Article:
Workplace flexibility is becoming increasingly more important for today’s working adults. In fact, a recent study revealed 73 percent of working adults agree flexibility is one of the most important factors they consider when looking for a new job or deciding what company to work for. This number is up more than 10 percent from last year (61 percent). Clearly, this push for flexibility is happening rapidly. Employers need to react.
The study, which surveyed working adults on their perceptions and preferences around several work/life and flexibility issues, also found that 80 percent of working adults agree flexible work options are just as important for people who don’t have children as they are for those who do. Men, women, parents, and non-parents — everyone wants flexibility.
Not only do they want flexibility, but they’re willing to sacrifice pay to get it. The survey found 45 percent of working adults would be willing to give up a portion of their salary for more flexibility in the workplace. This number has stayed consistent over the past three years.
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The good news is nearly 70 percent of working adults say their company would be willing to accommodate them if they requested a flexible work schedule, due to reasons like family care, personal work preferences, or health issues. Additionally, 75 percent report having “at least a little” flexibility in the workplace (up from 68 percent in 2012).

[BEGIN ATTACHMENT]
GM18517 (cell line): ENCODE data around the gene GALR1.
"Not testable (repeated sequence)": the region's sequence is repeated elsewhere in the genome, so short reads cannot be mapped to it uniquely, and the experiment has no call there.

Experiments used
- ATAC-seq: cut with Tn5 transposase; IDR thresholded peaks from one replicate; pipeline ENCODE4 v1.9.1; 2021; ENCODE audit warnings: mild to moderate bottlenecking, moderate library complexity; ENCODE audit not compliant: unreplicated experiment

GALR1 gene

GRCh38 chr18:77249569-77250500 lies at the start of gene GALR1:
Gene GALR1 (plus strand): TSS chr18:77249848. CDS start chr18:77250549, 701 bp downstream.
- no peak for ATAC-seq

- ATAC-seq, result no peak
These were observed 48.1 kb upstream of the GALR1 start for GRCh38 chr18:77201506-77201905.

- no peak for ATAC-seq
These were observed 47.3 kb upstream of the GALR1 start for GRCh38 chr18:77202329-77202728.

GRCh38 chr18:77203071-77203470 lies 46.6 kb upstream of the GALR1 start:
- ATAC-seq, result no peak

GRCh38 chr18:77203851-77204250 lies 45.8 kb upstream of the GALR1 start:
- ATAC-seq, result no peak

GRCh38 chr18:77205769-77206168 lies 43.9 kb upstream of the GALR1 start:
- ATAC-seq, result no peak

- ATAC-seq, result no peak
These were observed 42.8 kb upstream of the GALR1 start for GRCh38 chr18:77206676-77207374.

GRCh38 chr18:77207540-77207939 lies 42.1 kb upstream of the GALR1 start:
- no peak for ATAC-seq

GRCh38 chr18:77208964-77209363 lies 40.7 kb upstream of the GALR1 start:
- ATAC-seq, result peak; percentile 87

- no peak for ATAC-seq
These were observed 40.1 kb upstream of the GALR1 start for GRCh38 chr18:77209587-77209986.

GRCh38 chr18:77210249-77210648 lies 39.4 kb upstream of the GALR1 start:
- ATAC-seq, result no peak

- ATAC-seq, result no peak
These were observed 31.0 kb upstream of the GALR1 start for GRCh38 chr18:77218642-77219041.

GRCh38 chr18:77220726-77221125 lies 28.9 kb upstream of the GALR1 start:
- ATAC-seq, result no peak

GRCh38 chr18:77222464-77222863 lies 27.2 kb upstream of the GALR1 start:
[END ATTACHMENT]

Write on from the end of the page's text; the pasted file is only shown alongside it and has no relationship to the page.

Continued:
The bad news is nearly 50 percent believe asking for flexible work options would hurt their chances of advancing in their job. If companies are so willing to provide flexible options, and the majority of workers desire flexible options, why should asking for them hinder your career?
Today’s workers, led by Millennials, want to abandon the traditional 9-to-5 workday (46 percent). They want to work from home occasionally (58 percent). They want work-life balance.
Millennial workers (59 percent) would rather be temps, contractors, part-time workers, or consultants, than settle into a traditional full-time job. More than half of them would leave a job if it wasn’t flexible enough. Older generations would rarely consider this.
As Millennials take over the workforce, we need to adapt the current landscape. If workers want flexibility, we should give them flexibility. There are plenty of small changes employers can implement to satisfy this new need:
Establishing a flextime policy where workers alter their work days or times.
Giving workers some control over their work schedules.
Allowing personal days to address family matters or sick children.
Enabling workers to work some hours from home.
Allowing for flexible breaks during the work day.
In addition to providing these options, employers need to clearly demonstrate that these flexible options do not hurt any worker’s chances of advancing in their job. If everyone embraces the new flexible workplace, we will have happier workers and employers.
What advice do you have for employers to make their workplace more flexible?